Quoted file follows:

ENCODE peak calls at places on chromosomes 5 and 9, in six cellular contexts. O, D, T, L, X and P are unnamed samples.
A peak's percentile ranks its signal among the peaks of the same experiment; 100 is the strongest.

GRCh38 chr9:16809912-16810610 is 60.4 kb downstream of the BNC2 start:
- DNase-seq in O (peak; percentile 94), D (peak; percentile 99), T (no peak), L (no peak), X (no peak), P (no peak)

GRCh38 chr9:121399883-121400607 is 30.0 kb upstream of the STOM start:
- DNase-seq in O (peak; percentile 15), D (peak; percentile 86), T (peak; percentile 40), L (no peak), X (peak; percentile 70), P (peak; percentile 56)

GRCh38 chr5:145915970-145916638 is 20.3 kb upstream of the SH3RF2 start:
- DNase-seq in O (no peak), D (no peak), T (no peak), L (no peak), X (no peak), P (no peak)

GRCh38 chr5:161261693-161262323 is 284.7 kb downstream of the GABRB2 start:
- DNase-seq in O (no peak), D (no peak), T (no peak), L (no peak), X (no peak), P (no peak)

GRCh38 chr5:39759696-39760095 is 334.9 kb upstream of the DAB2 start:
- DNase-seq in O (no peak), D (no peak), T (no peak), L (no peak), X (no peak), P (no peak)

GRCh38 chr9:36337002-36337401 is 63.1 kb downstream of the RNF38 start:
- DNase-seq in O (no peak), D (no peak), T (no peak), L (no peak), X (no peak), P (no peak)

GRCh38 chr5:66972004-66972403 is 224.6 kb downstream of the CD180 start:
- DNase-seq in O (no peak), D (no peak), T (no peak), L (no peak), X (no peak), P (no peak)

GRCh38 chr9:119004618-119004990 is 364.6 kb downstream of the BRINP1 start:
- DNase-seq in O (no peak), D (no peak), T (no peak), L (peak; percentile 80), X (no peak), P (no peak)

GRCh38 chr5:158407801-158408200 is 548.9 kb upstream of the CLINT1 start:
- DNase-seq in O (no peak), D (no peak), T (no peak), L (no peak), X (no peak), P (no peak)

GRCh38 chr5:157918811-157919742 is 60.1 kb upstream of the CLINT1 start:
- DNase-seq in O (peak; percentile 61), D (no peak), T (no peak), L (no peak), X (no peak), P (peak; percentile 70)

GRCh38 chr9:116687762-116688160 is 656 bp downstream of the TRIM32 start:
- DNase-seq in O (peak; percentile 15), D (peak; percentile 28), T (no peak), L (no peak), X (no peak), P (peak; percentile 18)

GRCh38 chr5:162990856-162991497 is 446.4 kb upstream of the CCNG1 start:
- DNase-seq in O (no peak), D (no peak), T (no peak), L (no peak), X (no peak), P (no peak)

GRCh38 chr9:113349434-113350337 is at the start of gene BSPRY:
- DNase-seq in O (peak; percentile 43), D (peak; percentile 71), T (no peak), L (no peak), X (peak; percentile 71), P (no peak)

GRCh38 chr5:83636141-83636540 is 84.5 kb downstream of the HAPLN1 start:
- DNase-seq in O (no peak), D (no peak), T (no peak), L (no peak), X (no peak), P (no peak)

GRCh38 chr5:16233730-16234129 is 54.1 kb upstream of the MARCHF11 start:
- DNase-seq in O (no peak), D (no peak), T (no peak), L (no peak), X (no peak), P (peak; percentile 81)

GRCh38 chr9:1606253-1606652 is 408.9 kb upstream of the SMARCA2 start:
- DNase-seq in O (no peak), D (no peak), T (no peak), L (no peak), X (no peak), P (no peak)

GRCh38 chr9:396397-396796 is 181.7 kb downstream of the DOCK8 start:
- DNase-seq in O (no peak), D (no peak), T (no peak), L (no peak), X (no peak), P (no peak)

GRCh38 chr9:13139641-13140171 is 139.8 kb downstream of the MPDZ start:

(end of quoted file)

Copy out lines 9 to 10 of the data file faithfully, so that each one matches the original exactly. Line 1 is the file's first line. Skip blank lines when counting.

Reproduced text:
GRCh38 chr5:161261693-161262323 is 284.7 kb downstream of the GABRB2 start:
- DNase-seq in O (no peak), D (no peak), T (no peak), L (no peak), X (no peak), P (no peak)